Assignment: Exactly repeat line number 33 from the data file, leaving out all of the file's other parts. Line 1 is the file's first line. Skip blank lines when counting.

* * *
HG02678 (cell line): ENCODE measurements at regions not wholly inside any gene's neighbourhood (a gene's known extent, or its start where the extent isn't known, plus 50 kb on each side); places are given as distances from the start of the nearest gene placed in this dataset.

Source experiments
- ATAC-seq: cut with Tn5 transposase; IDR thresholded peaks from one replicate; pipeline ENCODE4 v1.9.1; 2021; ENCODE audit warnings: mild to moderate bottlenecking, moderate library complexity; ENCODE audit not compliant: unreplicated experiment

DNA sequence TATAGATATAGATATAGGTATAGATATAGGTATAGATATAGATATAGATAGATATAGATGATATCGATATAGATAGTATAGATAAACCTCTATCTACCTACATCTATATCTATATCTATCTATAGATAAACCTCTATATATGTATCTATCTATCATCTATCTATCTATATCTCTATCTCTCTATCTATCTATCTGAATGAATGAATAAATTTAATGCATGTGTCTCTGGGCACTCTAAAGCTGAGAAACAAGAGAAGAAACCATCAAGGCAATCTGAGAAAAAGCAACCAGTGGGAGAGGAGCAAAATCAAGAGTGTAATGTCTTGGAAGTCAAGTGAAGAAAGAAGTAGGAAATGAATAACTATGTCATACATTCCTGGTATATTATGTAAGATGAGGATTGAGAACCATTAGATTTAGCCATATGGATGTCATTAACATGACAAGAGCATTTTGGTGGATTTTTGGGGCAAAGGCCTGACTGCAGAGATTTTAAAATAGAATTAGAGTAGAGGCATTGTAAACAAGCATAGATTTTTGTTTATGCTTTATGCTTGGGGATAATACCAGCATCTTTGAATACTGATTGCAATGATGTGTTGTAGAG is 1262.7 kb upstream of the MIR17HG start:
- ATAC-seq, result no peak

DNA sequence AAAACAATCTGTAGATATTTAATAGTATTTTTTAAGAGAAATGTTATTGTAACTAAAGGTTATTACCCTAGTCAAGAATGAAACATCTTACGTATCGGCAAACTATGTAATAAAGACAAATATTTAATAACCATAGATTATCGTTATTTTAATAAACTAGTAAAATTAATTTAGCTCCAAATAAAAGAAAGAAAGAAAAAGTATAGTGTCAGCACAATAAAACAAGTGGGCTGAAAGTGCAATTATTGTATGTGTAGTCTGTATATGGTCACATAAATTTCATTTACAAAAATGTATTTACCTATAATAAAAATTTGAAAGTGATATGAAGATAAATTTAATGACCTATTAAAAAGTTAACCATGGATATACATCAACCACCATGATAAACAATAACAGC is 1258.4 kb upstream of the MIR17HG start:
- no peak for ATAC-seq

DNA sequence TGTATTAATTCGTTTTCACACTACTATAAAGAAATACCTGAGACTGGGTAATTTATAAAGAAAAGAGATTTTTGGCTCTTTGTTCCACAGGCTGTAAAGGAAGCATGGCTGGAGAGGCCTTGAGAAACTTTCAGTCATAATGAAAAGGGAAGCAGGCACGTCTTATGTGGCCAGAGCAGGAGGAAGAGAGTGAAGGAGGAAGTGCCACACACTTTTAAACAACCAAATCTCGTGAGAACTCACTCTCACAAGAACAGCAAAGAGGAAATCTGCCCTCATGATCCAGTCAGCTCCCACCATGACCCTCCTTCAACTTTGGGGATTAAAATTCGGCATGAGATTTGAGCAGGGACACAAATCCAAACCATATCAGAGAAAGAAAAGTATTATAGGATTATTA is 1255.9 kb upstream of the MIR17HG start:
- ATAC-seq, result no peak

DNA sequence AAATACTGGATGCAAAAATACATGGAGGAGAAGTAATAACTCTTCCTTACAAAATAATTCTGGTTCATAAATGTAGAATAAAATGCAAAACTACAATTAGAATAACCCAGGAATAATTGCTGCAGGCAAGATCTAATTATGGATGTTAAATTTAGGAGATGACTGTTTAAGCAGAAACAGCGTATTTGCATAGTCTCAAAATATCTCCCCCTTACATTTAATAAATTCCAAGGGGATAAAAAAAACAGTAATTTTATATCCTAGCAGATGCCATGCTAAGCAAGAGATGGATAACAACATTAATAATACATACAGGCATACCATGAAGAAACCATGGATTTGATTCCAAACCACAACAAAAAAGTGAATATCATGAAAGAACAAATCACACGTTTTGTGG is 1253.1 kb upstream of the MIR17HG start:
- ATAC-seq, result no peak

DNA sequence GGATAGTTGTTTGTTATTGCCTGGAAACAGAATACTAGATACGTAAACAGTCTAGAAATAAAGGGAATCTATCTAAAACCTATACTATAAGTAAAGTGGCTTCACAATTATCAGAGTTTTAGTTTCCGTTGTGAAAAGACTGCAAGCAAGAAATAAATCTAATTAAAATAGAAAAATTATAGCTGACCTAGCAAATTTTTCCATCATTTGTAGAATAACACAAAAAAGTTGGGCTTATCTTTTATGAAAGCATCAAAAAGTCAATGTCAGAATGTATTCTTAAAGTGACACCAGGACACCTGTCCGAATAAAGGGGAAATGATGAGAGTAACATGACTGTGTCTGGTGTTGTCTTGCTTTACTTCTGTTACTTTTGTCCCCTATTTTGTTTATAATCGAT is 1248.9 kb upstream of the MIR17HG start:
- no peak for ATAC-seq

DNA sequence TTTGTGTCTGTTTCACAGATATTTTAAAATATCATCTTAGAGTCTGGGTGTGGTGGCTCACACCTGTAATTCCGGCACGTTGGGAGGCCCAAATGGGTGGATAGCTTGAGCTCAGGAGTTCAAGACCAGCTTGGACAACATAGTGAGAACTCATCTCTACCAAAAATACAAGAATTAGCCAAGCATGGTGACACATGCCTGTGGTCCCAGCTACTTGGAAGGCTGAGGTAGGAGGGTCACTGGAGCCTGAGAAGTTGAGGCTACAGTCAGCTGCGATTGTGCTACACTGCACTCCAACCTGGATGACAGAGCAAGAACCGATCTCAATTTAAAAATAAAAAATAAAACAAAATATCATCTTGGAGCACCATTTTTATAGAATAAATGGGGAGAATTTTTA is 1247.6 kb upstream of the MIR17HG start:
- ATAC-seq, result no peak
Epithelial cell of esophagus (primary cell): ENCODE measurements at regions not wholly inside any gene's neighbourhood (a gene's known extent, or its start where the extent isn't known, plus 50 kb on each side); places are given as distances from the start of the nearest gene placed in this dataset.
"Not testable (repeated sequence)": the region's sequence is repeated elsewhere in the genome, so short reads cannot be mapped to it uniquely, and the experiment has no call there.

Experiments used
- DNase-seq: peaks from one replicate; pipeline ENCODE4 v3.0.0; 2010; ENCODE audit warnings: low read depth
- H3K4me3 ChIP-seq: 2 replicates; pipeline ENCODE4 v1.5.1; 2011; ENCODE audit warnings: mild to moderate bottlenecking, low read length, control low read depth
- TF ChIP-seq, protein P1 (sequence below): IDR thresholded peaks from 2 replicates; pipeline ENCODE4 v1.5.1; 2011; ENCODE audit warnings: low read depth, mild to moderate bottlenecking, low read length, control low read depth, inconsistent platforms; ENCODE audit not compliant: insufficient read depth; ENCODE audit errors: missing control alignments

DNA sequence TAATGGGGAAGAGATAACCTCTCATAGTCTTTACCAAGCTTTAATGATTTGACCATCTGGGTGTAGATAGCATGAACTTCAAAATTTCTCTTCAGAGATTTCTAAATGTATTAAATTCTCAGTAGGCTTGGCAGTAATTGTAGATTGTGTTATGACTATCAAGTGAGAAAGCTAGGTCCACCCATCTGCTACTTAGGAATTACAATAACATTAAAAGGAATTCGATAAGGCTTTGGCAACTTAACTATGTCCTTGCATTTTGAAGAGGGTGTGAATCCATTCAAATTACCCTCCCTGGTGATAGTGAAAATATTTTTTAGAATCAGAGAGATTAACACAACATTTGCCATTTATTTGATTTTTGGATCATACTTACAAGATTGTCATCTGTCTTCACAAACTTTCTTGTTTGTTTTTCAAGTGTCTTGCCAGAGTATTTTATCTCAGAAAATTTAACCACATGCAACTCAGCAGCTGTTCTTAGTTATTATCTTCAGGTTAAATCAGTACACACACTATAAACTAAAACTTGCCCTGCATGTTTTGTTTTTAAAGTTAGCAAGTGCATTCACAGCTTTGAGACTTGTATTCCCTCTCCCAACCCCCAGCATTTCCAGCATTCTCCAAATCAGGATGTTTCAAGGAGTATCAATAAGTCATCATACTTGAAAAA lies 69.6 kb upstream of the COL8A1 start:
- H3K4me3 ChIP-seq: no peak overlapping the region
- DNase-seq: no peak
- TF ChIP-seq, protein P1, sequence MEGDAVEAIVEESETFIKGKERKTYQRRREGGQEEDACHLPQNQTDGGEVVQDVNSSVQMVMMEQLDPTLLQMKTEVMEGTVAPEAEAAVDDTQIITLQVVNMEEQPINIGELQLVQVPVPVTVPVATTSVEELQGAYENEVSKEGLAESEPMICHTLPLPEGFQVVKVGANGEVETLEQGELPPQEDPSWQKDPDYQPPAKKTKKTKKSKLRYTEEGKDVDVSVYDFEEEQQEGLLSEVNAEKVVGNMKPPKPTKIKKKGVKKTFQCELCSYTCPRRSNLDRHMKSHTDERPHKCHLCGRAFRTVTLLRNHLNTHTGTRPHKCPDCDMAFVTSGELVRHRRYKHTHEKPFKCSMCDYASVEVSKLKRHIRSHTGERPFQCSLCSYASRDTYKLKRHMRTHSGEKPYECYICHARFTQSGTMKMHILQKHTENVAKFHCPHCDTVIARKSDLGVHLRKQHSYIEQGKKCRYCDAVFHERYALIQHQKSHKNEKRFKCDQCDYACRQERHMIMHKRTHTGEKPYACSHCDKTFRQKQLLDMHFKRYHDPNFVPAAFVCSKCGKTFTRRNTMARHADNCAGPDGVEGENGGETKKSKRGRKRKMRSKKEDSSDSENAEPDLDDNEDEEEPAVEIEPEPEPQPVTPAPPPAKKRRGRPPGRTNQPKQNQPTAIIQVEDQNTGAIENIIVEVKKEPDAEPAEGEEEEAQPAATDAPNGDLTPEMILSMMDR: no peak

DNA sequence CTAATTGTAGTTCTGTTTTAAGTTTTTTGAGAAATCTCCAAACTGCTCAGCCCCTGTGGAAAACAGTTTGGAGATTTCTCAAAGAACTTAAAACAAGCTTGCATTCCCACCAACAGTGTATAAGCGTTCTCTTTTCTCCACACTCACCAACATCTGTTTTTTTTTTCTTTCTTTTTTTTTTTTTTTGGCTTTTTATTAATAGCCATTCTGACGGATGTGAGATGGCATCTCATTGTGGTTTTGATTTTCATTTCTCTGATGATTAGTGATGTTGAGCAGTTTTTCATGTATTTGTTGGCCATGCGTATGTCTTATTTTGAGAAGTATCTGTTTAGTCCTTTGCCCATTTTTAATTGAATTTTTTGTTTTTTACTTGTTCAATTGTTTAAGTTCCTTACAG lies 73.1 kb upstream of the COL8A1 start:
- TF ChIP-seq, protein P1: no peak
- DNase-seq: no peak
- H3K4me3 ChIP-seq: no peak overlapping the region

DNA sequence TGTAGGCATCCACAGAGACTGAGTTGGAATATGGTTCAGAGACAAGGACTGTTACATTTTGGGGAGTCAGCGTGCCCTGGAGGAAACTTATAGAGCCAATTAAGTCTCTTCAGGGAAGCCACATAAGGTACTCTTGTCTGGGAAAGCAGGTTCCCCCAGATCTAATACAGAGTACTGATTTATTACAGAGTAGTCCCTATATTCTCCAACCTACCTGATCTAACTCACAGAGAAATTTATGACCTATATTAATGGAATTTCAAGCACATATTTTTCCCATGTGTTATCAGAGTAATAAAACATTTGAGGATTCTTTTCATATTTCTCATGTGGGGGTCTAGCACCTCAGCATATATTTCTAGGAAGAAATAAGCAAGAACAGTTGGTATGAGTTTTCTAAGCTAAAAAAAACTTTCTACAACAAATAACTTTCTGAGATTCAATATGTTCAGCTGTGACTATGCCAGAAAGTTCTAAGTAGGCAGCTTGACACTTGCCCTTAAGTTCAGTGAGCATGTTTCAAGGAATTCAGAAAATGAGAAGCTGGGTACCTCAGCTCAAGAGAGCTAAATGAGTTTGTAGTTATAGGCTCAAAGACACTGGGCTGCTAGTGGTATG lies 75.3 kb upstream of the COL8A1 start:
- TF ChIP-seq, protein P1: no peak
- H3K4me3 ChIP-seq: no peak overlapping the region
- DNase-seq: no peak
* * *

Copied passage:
- DNase-seq: no peak